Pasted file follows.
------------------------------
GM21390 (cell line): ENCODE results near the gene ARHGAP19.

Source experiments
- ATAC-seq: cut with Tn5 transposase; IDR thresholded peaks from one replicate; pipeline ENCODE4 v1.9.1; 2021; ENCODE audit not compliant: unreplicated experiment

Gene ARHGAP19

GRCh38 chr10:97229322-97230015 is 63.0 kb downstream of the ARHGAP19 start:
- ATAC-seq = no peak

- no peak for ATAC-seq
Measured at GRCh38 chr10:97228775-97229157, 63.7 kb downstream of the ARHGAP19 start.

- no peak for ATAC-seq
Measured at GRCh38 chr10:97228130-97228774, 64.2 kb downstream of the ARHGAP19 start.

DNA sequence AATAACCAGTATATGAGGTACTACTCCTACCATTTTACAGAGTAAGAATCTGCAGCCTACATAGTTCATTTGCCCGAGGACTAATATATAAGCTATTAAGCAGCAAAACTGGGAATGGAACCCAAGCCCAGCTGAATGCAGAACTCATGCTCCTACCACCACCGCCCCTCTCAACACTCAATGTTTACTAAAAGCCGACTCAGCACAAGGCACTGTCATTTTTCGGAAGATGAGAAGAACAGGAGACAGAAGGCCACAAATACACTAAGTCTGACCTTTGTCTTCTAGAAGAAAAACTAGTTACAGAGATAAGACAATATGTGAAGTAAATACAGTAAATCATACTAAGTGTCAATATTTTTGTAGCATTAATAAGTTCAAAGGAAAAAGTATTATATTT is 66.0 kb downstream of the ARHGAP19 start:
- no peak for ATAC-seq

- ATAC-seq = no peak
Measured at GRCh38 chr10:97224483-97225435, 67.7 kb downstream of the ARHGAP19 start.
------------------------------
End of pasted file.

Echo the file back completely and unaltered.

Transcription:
GM21390 (cell line): ENCODE results near the gene ARHGAP19.

Source experiments
- ATAC-seq: cut with Tn5 transposase; IDR thresholded peaks from one replicate; pipeline ENCODE4 v1.9.1; 2021; ENCODE audit not compliant: unreplicated experiment

Gene ARHGAP19

GRCh38 chr10:97229322-97230015 is 63.0 kb downstream of the ARHGAP19 start:
- ATAC-seq = no peak

- no peak for ATAC-seq
Measured at GRCh38 chr10:97228775-97229157, 63.7 kb downstream of the ARHGAP19 start.

- no peak for ATAC-seq
Measured at GRCh38 chr10:97228130-97228774, 64.2 kb downstream of the ARHGAP19 start.

DNA sequence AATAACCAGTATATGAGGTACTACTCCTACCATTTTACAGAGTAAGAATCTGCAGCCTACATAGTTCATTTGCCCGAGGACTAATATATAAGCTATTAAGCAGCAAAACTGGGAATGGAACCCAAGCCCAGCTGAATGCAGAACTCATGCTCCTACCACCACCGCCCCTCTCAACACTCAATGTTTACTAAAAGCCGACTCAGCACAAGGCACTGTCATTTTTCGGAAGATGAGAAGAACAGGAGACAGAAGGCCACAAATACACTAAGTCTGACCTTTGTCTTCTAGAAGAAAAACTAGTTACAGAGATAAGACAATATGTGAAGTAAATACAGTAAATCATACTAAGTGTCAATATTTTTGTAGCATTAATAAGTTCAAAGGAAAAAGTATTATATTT is 66.0 kb downstream of the ARHGAP19 start:
- no peak for ATAC-seq

- ATAC-seq = no peak
Measured at GRCh38 chr10:97224483-97225435, 67.7 kb downstream of the ARHGAP19 start.